Day 3

Who Can Judge?

from the Romans reading plan


Romans 2:1-16, Deuteronomy 16:18-20, Titus 1:15

BY Guest Writer

Scripture Reading: Romans 2:1-16, Deuteronomy 16:18-20, Titus 1:15

Head shaking, brow furrowed, she looked perplexed. Confusion filled her dark brown eyes. “I don’t understand,” she said.

I explained further. “The Chinese and Japanese character used to translate ‘sin’ is the word zui, which means ‘crime.’”

She nodded and motioned for me to continue.

“I think that translation can be somewhat limiting. I imagine you haven’t really spent time in jail or committed a crime like robbing a bank. I imagine you consider yourself a pretty good person.”

She nodded again.

“I used to think of myself as a pretty good person, too” I said. “But then someone asked, if a movie were made of my life, if there were certain scenes I’d want deleted. I knew exactly which scenes I didn’t want anyone to see. And these scenes were not just of the times I did things I knew I shouldn’t, but also when I didn’t do things I knew I should. Our sin problem shows itself in both ways—in the things we do and the things we don’t do. We all sin. No one lives a life free of scenes they wouldn’t want others to see.”

Paul goes to great lengths in the first three chapters of Romans to help us understand the totality and consequences of our sin. He lists the manifestations of sin at the end of chapter one, then goes on to explain how his readers not only judge others, but also practice the very things for which they pass judgment.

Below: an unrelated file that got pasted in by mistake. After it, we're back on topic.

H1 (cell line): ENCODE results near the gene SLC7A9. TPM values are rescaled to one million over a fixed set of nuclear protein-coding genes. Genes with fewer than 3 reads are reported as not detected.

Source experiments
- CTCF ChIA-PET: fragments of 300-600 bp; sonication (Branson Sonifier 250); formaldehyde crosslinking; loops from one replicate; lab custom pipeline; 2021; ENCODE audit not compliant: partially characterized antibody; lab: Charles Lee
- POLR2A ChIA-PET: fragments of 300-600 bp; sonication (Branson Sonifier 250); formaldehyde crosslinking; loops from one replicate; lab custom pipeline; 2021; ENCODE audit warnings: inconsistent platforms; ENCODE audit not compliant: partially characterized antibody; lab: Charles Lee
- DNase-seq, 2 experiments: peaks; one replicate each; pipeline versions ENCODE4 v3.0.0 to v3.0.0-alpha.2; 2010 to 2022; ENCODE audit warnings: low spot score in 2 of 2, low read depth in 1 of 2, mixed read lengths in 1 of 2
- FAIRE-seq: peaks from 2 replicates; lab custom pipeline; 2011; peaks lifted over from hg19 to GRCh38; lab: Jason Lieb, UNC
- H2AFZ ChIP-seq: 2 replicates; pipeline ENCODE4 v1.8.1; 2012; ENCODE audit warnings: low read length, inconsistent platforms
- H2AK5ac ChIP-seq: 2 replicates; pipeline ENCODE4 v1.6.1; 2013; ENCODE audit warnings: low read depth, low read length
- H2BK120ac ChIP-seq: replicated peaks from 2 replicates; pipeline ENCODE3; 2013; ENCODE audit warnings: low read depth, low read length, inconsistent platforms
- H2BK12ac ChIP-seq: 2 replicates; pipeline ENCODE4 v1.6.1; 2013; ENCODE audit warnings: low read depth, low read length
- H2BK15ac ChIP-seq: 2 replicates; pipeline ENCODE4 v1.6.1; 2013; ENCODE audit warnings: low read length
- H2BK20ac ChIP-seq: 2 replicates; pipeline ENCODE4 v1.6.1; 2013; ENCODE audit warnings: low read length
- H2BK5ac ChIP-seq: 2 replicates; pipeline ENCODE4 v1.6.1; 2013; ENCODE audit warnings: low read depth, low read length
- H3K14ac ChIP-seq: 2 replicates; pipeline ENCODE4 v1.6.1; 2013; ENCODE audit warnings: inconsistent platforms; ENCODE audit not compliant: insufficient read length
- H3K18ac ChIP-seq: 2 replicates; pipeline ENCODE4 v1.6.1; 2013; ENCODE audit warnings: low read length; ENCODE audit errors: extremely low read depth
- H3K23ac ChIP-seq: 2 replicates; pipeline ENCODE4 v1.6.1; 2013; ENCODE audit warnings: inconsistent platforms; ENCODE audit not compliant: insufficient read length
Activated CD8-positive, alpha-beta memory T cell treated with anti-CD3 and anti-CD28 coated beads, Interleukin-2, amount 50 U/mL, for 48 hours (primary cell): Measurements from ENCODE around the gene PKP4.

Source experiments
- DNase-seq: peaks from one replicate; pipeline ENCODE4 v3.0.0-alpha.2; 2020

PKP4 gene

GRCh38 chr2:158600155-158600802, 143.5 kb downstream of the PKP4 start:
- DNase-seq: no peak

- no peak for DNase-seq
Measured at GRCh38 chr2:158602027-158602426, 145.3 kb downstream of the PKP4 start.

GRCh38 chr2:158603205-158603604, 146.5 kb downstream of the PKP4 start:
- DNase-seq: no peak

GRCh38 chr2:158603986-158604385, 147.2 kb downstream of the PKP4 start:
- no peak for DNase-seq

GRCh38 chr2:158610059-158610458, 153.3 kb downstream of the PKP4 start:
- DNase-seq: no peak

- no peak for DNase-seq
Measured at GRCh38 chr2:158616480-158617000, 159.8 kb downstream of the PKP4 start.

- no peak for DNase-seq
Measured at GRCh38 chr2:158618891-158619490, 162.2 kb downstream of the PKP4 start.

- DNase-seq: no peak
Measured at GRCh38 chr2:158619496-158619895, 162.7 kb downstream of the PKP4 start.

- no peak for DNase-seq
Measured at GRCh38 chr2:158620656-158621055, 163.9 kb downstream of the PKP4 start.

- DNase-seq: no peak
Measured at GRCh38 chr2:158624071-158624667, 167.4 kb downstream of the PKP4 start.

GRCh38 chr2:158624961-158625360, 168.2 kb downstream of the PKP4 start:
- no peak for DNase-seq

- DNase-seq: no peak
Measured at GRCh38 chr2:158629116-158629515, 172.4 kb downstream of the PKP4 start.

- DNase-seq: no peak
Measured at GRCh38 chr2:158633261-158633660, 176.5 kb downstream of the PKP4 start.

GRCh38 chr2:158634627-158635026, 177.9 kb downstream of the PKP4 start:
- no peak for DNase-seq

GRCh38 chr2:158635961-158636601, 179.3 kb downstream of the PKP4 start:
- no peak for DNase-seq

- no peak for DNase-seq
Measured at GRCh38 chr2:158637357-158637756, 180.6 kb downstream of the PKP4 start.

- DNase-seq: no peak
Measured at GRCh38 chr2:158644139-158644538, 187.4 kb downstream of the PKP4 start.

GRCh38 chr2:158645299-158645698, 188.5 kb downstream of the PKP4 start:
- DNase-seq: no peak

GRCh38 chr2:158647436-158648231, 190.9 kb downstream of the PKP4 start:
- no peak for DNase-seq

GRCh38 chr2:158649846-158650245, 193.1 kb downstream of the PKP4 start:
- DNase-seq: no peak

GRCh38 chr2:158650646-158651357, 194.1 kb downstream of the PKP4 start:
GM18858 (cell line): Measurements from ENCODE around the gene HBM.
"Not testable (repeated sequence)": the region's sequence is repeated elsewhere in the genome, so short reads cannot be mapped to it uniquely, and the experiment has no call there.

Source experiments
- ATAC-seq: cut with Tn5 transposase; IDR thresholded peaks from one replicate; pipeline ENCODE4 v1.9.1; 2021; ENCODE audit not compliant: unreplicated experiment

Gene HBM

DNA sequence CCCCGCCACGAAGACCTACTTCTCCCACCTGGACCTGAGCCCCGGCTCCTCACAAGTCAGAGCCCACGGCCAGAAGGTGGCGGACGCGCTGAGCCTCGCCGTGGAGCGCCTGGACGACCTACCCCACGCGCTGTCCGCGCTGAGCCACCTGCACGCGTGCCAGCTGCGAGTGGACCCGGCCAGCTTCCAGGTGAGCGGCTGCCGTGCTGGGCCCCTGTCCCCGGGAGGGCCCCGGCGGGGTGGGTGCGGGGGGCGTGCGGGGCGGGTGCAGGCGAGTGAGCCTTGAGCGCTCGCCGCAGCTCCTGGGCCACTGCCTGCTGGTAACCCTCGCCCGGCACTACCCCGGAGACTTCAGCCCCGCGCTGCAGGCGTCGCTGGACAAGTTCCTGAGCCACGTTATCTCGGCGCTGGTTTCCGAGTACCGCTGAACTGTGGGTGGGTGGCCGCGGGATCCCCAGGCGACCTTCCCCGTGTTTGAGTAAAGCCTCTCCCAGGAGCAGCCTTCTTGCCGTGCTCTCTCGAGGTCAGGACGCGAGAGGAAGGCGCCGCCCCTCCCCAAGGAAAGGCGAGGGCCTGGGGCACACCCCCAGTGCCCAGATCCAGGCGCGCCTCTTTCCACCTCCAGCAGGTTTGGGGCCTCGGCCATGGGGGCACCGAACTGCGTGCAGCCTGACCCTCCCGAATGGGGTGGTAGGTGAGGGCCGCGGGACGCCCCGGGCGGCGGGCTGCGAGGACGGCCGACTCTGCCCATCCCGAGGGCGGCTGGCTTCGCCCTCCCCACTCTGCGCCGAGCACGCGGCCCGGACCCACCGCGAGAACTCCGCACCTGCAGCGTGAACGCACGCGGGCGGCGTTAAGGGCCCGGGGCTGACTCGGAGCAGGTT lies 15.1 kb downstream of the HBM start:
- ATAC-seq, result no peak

And it’s true: most of us consider ourselves “good” people, qualified to judge others for their many shortcomings—that is, until we place our own sin-plagued lives next to Christ’s righteousness. Jesus is the only one who lived a perfect, God-honoring, shame-free life.

Both Jews and Gentiles—and both you and I—fall short under God’s holy judgment. We are all guilty, often of the very same things for which we condemn others. But there is good news:

For God loved the world in this way. He gave his one and only Son, so that everyone who believes in him will not perish but have eternal life.
– John 3:16

We are born spiritually dead, our sin separating us from a life with God. But God, in the person of Jesus Christ, has made a way for us to know Him, both in this earthly life and for all eternity (John 17:3).